ROOM OF TEARS is now available in eBook format at Amazon: http://www.tinyurl.com/rot2013. The paperback version will be available by July 25th.
I’m thrilled to have Linda Merlino here to answer questions about her new book ROOM OF TEARS.
Linda, congratulations on the release of your book. I loved your last book, HUDSON CATALINA, which has a memorable female protagonist as does ROOM OF TEARS.
Thank you! Glad to be here.
I know you’ve got a lot going on, so let’s get right to the questions.
Q. From the moment you conceived the idea for the story, to the published book, how long did it take?
A. Six years from start to finish on this latest book – I average five years from start to completion.
Q. What was your inspiration for ROOM OF TEARS?
A. I’m a fan of mythology and philosophy – I admire the writing of Joseph Campbell. His descriptive portrayals of heroes gave me the inspiration for heroes in my stories. In my last book, HUDSON CATALINA, there was an autistic hero – Willy Wu. Willy defied the boundaries of his mental and physical challenges. In ROOM OF TEARS I used 9/11 as the backdrop to the story. The reader meets a variety of heroes-ordinary men and women who put their own well being aside to save another person.
Q. When writing, what themes do you feel passionate about?
A. Writing is my passion and I ask myself everyday how can I live my life today. As I mentioned, I’m fascinated by the concept of heroes. Many years ago I began a life long study of mythology by reading Joseph Campbell’s books. I believe the myths are guiding lights to our passions and finding our personal bliss. The theme of the hero exists in my writing as a way to discover how the ordinary can become extraordinary within the blink of an eye. In the words of Mr. Campbell “We have not even to risk the adventure alone, for the heroes of all time have gone before us.”
Q. Technically speaking, what do you have to struggle the most when writing? How do you tackle it?
A. Time is the enemy. Juggling a full time day job and the routines of life can infringe on my writing time. I believe in having a sacred space but after saying that I can also write anywhere there is a plug to charge my laptop. Make peace with time – discipline yourself- mornings work best for me and I’ve learned to use an hour or two at night a few days a week. Write at least one sentence on a piece of paper -journal to accomplish this if you cannot find any other way. Keep writing.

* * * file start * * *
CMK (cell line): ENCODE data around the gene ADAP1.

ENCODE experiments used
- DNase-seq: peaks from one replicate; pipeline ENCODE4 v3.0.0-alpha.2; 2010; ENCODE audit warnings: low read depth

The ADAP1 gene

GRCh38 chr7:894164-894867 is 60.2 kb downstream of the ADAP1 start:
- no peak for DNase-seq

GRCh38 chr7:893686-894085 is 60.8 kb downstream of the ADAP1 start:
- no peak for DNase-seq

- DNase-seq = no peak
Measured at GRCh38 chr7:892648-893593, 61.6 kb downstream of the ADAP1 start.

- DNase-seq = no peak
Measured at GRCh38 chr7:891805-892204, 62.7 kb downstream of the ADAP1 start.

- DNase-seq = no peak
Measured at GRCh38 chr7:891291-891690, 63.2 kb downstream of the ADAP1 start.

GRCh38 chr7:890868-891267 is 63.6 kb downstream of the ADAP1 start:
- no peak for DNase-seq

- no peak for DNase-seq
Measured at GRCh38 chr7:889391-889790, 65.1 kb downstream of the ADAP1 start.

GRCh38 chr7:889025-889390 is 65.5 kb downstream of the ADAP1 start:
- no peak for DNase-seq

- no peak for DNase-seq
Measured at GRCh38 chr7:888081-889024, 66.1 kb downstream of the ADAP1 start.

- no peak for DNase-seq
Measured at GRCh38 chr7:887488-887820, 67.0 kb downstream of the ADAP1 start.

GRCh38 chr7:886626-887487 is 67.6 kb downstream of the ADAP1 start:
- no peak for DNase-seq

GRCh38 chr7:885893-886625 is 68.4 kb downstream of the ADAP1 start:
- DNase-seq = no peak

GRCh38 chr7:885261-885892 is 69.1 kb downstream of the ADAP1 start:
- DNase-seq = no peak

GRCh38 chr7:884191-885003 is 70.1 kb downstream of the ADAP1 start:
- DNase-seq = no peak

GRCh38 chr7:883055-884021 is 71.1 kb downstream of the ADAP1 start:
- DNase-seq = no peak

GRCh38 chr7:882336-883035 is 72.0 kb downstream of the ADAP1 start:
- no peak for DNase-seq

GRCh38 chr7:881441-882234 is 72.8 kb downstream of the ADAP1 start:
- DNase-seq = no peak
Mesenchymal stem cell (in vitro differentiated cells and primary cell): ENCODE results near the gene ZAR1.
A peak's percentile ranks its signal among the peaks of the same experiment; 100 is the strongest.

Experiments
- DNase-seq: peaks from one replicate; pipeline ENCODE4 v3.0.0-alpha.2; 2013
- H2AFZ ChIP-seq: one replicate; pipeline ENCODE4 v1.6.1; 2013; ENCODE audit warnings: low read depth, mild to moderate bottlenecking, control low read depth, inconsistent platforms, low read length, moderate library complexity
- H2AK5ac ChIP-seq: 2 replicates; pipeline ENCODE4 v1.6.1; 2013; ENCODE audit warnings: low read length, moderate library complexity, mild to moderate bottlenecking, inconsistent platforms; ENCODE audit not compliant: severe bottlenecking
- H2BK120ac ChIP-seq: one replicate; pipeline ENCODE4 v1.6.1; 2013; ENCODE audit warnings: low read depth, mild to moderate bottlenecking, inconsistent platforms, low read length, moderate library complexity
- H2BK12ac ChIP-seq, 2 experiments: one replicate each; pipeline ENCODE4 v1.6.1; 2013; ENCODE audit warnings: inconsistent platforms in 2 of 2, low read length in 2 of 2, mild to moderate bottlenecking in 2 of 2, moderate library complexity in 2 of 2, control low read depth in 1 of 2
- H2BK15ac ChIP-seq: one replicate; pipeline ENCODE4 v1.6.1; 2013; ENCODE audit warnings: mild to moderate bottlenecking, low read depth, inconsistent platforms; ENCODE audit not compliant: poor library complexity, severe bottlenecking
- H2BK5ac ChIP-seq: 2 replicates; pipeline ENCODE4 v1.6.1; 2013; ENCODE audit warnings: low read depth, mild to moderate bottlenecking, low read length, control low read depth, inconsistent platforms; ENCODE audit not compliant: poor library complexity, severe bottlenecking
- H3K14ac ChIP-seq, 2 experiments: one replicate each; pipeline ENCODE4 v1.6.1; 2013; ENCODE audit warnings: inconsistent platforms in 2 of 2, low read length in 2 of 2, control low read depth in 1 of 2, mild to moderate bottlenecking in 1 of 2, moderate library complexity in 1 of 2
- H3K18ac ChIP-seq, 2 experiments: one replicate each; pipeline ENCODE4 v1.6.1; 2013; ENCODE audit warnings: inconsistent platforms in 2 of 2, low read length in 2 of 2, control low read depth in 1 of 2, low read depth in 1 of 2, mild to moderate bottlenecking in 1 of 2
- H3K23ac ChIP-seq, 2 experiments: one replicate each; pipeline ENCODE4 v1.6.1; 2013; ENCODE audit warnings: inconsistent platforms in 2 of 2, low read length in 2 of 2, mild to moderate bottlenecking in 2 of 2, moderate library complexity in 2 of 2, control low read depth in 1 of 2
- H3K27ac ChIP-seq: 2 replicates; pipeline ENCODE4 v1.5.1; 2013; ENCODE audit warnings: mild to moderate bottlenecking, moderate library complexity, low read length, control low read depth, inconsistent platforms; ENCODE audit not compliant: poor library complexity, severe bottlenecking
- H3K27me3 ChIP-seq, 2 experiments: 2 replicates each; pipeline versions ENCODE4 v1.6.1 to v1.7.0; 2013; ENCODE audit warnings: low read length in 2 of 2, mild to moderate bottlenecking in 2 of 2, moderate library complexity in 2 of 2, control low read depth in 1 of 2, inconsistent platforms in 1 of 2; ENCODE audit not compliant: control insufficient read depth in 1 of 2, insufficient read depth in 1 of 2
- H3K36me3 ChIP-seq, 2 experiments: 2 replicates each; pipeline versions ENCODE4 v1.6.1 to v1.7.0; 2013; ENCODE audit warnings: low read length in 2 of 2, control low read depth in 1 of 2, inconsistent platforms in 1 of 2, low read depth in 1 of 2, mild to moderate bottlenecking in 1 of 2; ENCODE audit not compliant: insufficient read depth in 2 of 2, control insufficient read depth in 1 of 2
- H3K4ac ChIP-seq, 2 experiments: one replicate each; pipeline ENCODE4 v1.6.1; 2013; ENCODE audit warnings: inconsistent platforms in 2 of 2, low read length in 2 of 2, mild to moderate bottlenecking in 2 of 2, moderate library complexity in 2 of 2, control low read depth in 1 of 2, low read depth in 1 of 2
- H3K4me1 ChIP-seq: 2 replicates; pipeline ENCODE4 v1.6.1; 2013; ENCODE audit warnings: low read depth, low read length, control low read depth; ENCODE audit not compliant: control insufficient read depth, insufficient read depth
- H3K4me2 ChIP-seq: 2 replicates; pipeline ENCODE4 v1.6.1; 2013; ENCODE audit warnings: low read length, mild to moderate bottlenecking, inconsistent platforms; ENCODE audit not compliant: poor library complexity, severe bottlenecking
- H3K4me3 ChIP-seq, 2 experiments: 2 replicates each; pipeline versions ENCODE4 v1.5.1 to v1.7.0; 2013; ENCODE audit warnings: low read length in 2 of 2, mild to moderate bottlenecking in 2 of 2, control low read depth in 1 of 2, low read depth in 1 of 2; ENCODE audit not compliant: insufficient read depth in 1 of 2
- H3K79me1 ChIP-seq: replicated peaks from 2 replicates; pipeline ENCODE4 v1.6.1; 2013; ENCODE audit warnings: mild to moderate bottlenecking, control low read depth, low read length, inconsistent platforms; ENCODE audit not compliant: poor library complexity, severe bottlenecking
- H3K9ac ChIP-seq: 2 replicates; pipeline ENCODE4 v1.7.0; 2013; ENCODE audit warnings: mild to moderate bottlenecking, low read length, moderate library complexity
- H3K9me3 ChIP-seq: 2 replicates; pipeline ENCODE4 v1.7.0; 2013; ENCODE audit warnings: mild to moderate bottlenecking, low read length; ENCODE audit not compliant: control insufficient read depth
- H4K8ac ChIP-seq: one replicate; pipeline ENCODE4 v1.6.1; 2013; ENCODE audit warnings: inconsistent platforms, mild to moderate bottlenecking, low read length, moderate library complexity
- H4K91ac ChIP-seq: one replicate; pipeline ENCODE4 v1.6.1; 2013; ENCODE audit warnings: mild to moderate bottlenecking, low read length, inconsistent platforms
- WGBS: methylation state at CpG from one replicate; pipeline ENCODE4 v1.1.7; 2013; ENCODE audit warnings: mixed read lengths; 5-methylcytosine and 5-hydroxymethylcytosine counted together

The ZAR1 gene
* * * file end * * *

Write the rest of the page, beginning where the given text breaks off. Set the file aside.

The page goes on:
Q. As a writer, what scares you the most?
A. Going public is scary – the thought of sticking your neck out to be chopped off makes me weak, but the thrill of an amazing review makes my heart spin & twirl so it’s worth the risk. Life is a dance after all.
Q. How was your experience in looking for a publisher? What words of advice would you offer those novice authors who are in search of one?
A. Seeking an agent who can help acquire a publisher is still the preferred course of action. Be mindful that each agent/publisher has it own particular guidelines – adhere to each as if it were the only one. Seep independent publishers who are open to unsolicited submissions – follow their guidelines to the letter. Above all be willing to do all you need to do beyond writing the book. Writing is the easy part – marketing is the hurdle.
Q. What is your opinion about critique groups? What words of advice would you offer a novice writer who is joining one? Do you think the wrong critique group can ‘crush’ a fledgling writer?
A. I belong to the Ridgefield Writer’s Guild. I joined about ten years ago and bless the day that happened. Through this wonderful group of writer’s and artists, I have found brilliant minds and incredible support. I encourage novice writer’s to seek kindred spirits but to be weary of over critiquing. There is a balance to consider – each voice has its own pitch and rhythm. Run away from the over zealous critics but wear your thick skin and plow through the suggestions of those willing to be guides. Be willing to listen then to your own self be true.
Q. What is the best writing advice you’ve ever received?
A. A simple piece of advice came from a professor teaching a three month seminar. She began by telling the group of twelve writers that if we considered ourselves writers then we must identify ourselves as writers. When asked what do you do – answer – I am a writer.
Do you have a website/blog where readers can learn more about you and your work?
My web site: http://www.lindamerlino.com
My Facebook author page: http://www.tinyurl.comozppnwt
Follow me on Twitter: @gooddaysnodays
Contact me: firstname.lastname@example.org
The ebook is now available on Amazon: http://www.tinyurl.com/rot2013
If you want to order the paperback from Barnes & Noble or an indie bookstore or get a copy at your local library, here’s the paperback
ISBN #: 978-1-927792-10-0
Thanks for stopping by! It was great having you here!